When it comes to leadership, three common but major challenges appear. These are how to best:
In a previous blog post, you explored what it means to be inspirational. In the next few blog posts, you will explore what leadership means in a team context. Afterward, you will learn about leadership dedicated to the challenge of developing employees.
Just to recap: The basic premise for this and the succeeding blog posts is that management and leadership are distinctly different. Both are required, but somehow most managers tend to focus more on the management part of the job and neglect the leadership aspect. If you are in the service industry, this mindset will ultimately affect your guest experience.
In my view, team management is all about the operational, practical and tangible aspects of what the team does—tasks, timelines, delivery, budget, among others. It all needs to be looked...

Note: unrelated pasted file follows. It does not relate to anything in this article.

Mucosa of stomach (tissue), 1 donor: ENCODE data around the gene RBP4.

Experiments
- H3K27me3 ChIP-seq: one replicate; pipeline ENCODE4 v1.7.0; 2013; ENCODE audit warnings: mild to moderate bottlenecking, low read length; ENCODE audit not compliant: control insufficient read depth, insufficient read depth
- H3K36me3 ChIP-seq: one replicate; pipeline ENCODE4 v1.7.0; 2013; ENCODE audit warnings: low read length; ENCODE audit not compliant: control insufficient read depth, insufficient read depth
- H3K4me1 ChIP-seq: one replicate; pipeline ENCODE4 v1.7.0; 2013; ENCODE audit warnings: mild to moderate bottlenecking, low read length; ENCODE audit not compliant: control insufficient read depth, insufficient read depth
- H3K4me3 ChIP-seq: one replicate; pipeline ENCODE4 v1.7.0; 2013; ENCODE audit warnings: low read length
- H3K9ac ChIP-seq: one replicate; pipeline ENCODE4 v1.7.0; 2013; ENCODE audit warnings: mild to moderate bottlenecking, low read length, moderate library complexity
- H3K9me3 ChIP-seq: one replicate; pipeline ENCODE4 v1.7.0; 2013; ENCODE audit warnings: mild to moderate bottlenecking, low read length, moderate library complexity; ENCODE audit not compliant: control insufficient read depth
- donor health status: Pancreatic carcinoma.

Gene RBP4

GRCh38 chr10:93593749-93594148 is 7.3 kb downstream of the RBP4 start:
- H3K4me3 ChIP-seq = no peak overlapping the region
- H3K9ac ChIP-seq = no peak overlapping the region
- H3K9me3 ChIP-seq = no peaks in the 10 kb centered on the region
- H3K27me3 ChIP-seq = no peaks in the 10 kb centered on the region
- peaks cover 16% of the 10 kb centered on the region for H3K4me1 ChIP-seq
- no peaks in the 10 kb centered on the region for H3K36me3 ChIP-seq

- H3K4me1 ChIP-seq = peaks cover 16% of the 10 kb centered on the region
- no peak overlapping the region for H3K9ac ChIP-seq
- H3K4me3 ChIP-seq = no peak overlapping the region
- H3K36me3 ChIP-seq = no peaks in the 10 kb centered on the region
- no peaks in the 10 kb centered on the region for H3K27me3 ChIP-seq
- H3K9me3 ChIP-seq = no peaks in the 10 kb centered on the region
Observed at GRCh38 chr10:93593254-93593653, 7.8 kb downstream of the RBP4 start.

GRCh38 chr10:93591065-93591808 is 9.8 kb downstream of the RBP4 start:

The concept of being inspirational may feel overwhelming to some. You may associate being inspirational with icons of business like Richard Branson or monumental politicians such as Churchill or Kennedy.
But if you did the little exercise I invited you to do in the previous blog post—trying to identify team leaders who have been inspirational in your career—I'm sure you came up with a few names, even if you have not been fortunate enough to work for someone similar to Branson. Team leaders with a lot less punch than Branson can still come across as hugely inspirational.
So, is the ability to be inspirational something we are born with or is it a learned skill? Maybe a bit of both. It is probably true that for some people, this comes more naturally than to others. But there is also lots of evidence that becoming more inspirational can be learned.
It begins with awareness. Awareness precedes change.
If you can identify the gap between your current...